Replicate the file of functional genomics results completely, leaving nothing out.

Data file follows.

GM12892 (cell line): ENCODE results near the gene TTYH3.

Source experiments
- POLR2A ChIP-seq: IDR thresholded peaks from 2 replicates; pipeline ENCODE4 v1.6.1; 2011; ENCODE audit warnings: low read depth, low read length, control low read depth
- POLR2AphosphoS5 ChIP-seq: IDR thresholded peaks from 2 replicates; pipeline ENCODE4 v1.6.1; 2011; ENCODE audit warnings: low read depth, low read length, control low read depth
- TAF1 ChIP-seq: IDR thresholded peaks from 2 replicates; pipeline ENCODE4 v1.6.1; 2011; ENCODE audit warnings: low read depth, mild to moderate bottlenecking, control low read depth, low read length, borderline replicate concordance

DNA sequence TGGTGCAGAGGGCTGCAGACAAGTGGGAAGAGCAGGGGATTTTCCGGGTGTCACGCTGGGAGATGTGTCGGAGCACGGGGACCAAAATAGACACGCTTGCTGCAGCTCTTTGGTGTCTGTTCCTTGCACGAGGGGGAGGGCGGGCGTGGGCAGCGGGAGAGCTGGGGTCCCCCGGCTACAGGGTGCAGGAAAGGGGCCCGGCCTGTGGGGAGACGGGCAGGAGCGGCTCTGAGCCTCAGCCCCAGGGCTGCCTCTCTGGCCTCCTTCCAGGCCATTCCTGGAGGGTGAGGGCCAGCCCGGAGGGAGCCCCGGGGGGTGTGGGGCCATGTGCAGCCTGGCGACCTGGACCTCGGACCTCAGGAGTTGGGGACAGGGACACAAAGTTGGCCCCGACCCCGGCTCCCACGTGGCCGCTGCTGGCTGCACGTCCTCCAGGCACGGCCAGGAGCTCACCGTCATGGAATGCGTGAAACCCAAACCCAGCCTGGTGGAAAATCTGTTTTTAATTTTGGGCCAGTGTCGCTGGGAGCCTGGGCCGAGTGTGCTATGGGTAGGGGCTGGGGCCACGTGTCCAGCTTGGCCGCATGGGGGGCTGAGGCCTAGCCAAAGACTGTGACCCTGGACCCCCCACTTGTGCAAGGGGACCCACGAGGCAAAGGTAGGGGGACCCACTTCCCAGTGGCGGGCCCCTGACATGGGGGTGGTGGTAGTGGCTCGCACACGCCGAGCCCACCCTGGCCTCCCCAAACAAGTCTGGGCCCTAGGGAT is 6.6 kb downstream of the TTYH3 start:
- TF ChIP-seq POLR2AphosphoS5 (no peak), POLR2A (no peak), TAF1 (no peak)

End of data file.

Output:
GM12892 (cell line): ENCODE results near the gene TTYH3.

Source experiments
- POLR2A ChIP-seq: IDR thresholded peaks from 2 replicates; pipeline ENCODE4 v1.6.1; 2011; ENCODE audit warnings: low read depth, low read length, control low read depth
- POLR2AphosphoS5 ChIP-seq: IDR thresholded peaks from 2 replicates; pipeline ENCODE4 v1.6.1; 2011; ENCODE audit warnings: low read depth, low read length, control low read depth
- TAF1 ChIP-seq: IDR thresholded peaks from 2 replicates; pipeline ENCODE4 v1.6.1; 2011; ENCODE audit warnings: low read depth, mild to moderate bottlenecking, control low read depth, low read length, borderline replicate concordance

DNA sequence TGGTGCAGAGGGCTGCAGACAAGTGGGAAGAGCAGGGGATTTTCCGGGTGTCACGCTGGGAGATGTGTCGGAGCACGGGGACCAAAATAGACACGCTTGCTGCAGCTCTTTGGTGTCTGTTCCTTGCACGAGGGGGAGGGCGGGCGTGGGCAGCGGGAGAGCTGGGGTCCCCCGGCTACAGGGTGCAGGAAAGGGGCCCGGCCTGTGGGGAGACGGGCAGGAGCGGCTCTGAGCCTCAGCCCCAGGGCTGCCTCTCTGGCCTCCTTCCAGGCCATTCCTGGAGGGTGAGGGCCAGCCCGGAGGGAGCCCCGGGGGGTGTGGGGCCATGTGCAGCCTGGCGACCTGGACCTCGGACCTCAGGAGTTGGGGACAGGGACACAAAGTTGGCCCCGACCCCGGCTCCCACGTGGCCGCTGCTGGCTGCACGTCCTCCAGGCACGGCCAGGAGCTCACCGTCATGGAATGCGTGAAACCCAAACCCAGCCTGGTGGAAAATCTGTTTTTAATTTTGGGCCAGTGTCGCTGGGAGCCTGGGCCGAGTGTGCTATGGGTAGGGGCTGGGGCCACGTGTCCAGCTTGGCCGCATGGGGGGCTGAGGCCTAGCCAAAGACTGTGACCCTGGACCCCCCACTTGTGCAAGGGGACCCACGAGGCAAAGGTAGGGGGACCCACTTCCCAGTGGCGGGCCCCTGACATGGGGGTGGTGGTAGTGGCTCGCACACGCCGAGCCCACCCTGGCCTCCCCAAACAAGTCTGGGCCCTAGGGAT is 6.6 kb downstream of the TTYH3 start:
- TF ChIP-seq POLR2AphosphoS5 (no peak), POLR2A (no peak), TAF1 (no peak)